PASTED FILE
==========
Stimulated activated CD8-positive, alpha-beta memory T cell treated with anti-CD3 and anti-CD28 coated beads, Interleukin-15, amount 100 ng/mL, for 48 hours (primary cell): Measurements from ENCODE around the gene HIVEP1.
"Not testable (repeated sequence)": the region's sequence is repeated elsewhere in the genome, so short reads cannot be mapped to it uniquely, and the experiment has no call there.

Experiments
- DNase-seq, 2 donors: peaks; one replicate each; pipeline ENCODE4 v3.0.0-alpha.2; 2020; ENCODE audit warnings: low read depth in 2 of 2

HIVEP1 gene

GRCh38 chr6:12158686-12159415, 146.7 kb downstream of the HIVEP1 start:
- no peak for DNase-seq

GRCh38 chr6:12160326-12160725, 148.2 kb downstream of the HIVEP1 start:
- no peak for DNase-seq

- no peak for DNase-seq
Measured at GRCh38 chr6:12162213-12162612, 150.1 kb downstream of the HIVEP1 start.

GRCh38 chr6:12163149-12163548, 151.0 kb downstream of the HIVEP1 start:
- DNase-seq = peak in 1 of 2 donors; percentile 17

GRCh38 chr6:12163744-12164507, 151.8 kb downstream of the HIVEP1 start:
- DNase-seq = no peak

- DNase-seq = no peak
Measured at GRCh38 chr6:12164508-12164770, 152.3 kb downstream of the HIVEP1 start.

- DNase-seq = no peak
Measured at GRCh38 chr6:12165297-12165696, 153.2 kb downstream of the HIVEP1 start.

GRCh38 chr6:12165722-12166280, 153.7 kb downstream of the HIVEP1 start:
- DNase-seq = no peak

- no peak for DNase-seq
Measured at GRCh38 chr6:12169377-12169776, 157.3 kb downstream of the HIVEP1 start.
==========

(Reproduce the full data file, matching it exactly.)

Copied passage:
Stimulated activated CD8-positive, alpha-beta memory T cell treated with anti-CD3 and anti-CD28 coated beads, Interleukin-15, amount 100 ng/mL, for 48 hours (primary cell): Measurements from ENCODE around the gene HIVEP1.
"Not testable (repeated sequence)": the region's sequence is repeated elsewhere in the genome, so short reads cannot be mapped to it uniquely, and the experiment has no call there.

Experiments
- DNase-seq, 2 donors: peaks; one replicate each; pipeline ENCODE4 v3.0.0-alpha.2; 2020; ENCODE audit warnings: low read depth in 2 of 2

HIVEP1 gene

GRCh38 chr6:12158686-12159415, 146.7 kb downstream of the HIVEP1 start:
- no peak for DNase-seq

GRCh38 chr6:12160326-12160725, 148.2 kb downstream of the HIVEP1 start:
- no peak for DNase-seq

- no peak for DNase-seq
Measured at GRCh38 chr6:12162213-12162612, 150.1 kb downstream of the HIVEP1 start.

GRCh38 chr6:12163149-12163548, 151.0 kb downstream of the HIVEP1 start:
- DNase-seq = peak in 1 of 2 donors; percentile 17

GRCh38 chr6:12163744-12164507, 151.8 kb downstream of the HIVEP1 start:
- DNase-seq = no peak

- DNase-seq = no peak
Measured at GRCh38 chr6:12164508-12164770, 152.3 kb downstream of the HIVEP1 start.

- DNase-seq = no peak
Measured at GRCh38 chr6:12165297-12165696, 153.2 kb downstream of the HIVEP1 start.

GRCh38 chr6:12165722-12166280, 153.7 kb downstream of the HIVEP1 start:
- DNase-seq = no peak

- no peak for DNase-seq
Measured at GRCh38 chr6:12169377-12169776, 157.3 kb downstream of the HIVEP1 start.